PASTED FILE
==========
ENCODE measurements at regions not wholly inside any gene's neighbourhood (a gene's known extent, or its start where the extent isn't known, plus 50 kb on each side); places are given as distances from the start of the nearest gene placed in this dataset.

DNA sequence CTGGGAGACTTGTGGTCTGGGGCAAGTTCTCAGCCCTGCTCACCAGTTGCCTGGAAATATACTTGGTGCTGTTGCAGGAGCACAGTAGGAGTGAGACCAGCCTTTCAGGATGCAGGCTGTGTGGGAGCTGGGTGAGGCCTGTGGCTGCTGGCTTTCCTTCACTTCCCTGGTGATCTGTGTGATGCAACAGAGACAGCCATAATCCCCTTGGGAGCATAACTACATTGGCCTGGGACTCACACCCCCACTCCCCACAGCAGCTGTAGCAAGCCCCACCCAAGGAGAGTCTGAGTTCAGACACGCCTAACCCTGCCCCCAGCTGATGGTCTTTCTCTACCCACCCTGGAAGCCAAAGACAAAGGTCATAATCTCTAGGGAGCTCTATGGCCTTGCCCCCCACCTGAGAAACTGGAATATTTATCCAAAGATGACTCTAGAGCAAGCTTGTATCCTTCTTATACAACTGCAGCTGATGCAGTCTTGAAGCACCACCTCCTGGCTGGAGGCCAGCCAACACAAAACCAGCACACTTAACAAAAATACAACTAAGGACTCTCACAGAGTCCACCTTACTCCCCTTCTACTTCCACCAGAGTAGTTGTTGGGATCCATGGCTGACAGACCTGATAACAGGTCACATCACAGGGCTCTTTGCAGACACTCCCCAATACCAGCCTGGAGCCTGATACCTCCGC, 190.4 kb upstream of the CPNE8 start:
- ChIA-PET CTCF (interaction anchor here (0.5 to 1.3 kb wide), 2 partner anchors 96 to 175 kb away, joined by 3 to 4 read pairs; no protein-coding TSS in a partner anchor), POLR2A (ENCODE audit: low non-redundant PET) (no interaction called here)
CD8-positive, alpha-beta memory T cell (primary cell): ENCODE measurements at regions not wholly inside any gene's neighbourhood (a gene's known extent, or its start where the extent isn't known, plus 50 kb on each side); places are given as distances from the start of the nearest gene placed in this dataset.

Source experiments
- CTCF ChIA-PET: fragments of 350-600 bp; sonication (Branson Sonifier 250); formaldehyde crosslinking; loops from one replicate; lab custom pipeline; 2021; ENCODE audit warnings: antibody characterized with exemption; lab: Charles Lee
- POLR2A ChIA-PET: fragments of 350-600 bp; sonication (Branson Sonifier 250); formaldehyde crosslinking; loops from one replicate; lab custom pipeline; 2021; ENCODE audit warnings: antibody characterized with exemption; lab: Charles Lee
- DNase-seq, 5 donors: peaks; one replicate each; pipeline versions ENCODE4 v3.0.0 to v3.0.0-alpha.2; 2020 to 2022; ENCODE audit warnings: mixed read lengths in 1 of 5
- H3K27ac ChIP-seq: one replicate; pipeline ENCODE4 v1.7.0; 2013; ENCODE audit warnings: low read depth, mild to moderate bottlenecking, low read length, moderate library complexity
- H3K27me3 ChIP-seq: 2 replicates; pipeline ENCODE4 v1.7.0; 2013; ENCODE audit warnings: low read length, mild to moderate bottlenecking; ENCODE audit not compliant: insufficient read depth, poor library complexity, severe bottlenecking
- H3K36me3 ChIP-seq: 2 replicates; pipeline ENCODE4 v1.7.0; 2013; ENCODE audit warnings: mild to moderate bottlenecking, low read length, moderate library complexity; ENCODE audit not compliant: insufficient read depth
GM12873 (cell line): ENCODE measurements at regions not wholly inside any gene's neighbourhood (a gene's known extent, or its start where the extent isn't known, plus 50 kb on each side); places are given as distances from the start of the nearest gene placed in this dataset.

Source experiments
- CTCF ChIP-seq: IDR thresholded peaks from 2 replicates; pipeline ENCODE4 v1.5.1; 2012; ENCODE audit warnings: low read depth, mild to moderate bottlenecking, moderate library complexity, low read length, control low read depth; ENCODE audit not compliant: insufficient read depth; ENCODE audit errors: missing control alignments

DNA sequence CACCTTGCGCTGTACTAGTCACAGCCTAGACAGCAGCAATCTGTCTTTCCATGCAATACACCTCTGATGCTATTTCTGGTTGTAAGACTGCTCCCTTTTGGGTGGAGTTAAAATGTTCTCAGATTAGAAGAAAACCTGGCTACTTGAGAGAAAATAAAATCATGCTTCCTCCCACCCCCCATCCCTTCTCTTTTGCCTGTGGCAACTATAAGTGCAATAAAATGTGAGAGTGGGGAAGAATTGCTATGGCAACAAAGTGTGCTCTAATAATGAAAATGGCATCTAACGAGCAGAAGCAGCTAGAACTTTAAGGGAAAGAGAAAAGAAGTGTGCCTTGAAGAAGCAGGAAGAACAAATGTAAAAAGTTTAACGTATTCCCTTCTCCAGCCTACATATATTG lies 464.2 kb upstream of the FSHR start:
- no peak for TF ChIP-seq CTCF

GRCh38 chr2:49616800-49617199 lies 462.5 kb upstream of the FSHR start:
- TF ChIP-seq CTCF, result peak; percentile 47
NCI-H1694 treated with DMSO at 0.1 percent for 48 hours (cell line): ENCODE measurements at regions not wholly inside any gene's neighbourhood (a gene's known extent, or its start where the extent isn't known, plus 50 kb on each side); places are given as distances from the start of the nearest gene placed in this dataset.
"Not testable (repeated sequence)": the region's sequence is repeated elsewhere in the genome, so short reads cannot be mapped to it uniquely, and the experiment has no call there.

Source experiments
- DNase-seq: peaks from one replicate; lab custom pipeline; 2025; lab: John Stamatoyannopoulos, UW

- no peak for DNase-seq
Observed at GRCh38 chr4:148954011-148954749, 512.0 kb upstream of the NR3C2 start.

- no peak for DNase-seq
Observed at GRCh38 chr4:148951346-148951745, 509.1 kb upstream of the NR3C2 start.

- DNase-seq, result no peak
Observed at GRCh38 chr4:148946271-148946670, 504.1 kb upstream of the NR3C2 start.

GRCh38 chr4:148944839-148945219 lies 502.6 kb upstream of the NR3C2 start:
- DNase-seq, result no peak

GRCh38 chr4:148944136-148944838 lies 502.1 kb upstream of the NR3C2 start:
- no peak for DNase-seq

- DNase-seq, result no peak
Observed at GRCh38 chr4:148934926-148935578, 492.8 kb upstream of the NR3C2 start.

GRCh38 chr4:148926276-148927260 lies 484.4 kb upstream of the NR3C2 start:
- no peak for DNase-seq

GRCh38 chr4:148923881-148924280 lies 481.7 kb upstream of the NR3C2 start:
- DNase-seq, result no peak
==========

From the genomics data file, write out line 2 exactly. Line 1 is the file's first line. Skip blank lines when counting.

DNA sequence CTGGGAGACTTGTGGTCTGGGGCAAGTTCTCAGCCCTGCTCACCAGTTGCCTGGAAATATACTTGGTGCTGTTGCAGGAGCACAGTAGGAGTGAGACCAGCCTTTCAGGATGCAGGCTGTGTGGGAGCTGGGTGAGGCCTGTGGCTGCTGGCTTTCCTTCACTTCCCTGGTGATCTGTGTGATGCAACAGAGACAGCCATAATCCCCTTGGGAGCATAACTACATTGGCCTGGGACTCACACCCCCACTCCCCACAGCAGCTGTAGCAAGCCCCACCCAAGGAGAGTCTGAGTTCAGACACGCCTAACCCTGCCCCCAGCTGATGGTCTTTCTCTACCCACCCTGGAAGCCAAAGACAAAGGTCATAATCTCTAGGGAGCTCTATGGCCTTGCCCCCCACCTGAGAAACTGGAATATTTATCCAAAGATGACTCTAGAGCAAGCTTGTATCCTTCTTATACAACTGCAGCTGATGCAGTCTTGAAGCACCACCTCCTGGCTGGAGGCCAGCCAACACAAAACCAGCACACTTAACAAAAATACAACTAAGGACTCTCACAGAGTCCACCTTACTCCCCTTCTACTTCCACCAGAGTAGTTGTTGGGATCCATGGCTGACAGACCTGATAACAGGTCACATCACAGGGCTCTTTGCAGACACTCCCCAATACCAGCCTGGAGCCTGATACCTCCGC, 190.4 kb upstream of the CPNE8 start: